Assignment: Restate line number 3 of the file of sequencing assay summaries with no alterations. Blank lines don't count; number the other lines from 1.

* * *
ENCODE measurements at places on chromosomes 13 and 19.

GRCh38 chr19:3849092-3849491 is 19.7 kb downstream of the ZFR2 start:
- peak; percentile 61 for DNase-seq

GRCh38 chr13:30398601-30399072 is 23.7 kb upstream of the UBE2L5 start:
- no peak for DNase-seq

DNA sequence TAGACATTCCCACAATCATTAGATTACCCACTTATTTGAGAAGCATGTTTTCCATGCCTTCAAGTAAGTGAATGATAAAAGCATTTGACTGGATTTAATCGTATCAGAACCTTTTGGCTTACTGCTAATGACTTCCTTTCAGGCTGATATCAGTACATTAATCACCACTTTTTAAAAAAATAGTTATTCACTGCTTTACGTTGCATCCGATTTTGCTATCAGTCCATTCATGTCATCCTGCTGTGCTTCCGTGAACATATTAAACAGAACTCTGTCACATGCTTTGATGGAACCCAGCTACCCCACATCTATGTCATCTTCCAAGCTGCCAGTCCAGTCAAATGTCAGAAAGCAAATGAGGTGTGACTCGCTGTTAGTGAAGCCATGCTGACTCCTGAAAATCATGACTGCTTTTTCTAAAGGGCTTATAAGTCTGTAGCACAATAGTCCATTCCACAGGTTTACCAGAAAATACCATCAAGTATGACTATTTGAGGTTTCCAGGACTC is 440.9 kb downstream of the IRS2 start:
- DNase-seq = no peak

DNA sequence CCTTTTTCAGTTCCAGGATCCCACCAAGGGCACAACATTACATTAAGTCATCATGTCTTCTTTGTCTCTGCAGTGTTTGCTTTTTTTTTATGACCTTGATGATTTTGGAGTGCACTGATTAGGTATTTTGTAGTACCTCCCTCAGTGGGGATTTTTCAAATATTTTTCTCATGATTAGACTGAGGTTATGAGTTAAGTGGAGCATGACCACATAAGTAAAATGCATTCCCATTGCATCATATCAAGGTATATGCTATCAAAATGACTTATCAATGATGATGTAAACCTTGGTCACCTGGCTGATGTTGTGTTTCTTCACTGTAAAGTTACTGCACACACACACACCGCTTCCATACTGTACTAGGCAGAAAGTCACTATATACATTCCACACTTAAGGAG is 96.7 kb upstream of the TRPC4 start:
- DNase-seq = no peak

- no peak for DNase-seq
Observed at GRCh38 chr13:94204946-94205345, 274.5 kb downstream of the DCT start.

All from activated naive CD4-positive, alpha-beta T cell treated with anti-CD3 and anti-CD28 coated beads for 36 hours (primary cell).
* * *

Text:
- peak; percentile 61 for DNase-seq